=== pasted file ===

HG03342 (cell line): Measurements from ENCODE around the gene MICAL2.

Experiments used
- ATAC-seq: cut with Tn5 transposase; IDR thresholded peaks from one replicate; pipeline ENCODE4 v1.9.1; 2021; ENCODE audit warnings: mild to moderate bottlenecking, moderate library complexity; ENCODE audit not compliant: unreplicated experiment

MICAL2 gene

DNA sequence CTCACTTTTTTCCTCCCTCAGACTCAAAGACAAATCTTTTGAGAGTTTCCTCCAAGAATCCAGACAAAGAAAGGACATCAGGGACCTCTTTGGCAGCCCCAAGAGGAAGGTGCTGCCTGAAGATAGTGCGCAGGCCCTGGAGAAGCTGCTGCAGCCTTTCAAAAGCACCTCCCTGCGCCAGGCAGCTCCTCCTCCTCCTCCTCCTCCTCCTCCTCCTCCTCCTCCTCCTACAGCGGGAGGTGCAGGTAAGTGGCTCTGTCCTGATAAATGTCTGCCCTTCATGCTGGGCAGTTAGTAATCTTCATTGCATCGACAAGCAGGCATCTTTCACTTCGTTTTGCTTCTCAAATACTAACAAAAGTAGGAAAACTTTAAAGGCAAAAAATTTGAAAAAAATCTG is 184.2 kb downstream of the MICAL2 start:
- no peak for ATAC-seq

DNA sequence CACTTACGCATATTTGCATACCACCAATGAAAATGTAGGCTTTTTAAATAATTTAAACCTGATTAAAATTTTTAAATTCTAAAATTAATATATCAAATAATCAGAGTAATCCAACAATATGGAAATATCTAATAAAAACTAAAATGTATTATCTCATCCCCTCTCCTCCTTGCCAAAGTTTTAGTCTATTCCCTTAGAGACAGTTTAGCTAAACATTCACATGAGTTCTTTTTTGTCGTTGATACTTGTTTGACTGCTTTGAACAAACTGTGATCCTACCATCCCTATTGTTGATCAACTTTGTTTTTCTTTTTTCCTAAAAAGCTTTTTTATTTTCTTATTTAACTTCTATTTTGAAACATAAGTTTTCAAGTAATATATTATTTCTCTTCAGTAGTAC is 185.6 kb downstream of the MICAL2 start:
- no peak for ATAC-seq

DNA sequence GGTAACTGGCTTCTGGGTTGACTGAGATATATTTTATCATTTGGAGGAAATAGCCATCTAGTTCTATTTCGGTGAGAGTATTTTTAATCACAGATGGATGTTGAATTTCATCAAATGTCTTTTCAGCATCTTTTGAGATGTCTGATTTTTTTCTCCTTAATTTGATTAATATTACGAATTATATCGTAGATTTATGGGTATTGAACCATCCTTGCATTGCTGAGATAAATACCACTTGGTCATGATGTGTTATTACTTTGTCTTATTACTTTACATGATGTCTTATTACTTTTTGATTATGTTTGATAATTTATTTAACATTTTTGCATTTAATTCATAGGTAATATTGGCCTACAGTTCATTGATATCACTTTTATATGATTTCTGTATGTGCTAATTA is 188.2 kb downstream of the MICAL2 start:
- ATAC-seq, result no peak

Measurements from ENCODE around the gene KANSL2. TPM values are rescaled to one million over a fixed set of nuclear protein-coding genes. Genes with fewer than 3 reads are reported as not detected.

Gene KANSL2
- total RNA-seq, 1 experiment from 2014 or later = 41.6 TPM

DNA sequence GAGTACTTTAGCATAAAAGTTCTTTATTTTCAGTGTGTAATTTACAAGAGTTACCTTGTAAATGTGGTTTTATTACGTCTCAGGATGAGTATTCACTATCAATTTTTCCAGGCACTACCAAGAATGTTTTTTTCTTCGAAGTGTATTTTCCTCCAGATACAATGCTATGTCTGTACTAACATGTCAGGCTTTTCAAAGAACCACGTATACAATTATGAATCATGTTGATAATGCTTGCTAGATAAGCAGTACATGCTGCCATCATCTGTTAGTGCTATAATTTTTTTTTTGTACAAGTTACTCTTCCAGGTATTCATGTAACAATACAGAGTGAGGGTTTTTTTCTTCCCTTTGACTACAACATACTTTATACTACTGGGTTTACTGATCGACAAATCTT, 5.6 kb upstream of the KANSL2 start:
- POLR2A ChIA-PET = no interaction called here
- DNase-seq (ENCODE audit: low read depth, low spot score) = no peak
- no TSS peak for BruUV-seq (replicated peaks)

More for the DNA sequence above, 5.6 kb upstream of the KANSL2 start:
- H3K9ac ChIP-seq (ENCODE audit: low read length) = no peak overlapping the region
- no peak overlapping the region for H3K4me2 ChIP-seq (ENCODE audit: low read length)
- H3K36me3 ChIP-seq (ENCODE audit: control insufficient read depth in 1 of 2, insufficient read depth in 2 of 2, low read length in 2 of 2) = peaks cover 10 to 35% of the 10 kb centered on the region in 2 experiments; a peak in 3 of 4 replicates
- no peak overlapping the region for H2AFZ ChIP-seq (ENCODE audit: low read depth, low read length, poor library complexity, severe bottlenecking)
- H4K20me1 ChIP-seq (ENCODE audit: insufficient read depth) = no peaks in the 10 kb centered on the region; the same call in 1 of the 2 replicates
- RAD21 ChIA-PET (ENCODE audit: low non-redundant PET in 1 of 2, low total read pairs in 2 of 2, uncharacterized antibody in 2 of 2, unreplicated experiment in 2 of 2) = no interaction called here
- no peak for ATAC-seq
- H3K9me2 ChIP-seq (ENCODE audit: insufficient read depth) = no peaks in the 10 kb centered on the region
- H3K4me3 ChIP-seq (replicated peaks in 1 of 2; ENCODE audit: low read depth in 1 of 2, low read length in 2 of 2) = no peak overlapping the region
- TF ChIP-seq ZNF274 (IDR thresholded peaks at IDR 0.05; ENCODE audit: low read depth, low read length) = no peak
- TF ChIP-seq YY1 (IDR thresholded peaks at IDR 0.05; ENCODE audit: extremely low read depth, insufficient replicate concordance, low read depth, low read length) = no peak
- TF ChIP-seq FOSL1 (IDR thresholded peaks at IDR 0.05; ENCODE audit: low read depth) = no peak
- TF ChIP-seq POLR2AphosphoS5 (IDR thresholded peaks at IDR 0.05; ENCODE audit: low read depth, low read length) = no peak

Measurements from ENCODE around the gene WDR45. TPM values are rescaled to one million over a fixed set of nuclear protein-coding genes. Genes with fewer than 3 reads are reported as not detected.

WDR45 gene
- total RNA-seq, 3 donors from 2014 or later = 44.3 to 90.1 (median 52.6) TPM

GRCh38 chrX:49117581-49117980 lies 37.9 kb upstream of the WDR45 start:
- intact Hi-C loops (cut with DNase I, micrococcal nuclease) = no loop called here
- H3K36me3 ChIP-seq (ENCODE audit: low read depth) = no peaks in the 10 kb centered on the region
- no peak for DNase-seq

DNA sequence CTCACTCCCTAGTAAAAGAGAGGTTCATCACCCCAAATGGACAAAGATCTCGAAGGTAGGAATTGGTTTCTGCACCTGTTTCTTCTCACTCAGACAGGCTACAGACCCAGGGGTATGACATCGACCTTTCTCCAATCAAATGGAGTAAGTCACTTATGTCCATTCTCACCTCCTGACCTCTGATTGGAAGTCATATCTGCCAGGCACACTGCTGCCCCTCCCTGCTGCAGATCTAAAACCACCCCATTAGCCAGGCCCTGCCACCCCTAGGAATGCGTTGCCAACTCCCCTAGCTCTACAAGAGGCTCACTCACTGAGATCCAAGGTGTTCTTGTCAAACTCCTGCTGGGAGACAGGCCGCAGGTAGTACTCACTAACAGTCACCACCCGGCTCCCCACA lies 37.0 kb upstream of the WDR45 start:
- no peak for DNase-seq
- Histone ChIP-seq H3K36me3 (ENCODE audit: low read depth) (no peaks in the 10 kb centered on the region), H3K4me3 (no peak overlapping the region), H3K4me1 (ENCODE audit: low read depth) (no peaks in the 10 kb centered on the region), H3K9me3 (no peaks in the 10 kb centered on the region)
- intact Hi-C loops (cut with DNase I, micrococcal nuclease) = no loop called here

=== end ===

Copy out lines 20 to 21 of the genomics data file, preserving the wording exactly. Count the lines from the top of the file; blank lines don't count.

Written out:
- no peak overlapping the region for H3K4me2 ChIP-seq (ENCODE audit: low read length)
- H3K36me3 ChIP-seq (ENCODE audit: control insufficient read depth in 1 of 2, insufficient read depth in 2 of 2, low read length in 2 of 2) = peaks cover 10 to 35% of the 10 kb centered on the region in 2 experiments; a peak in 3 of 4 replicates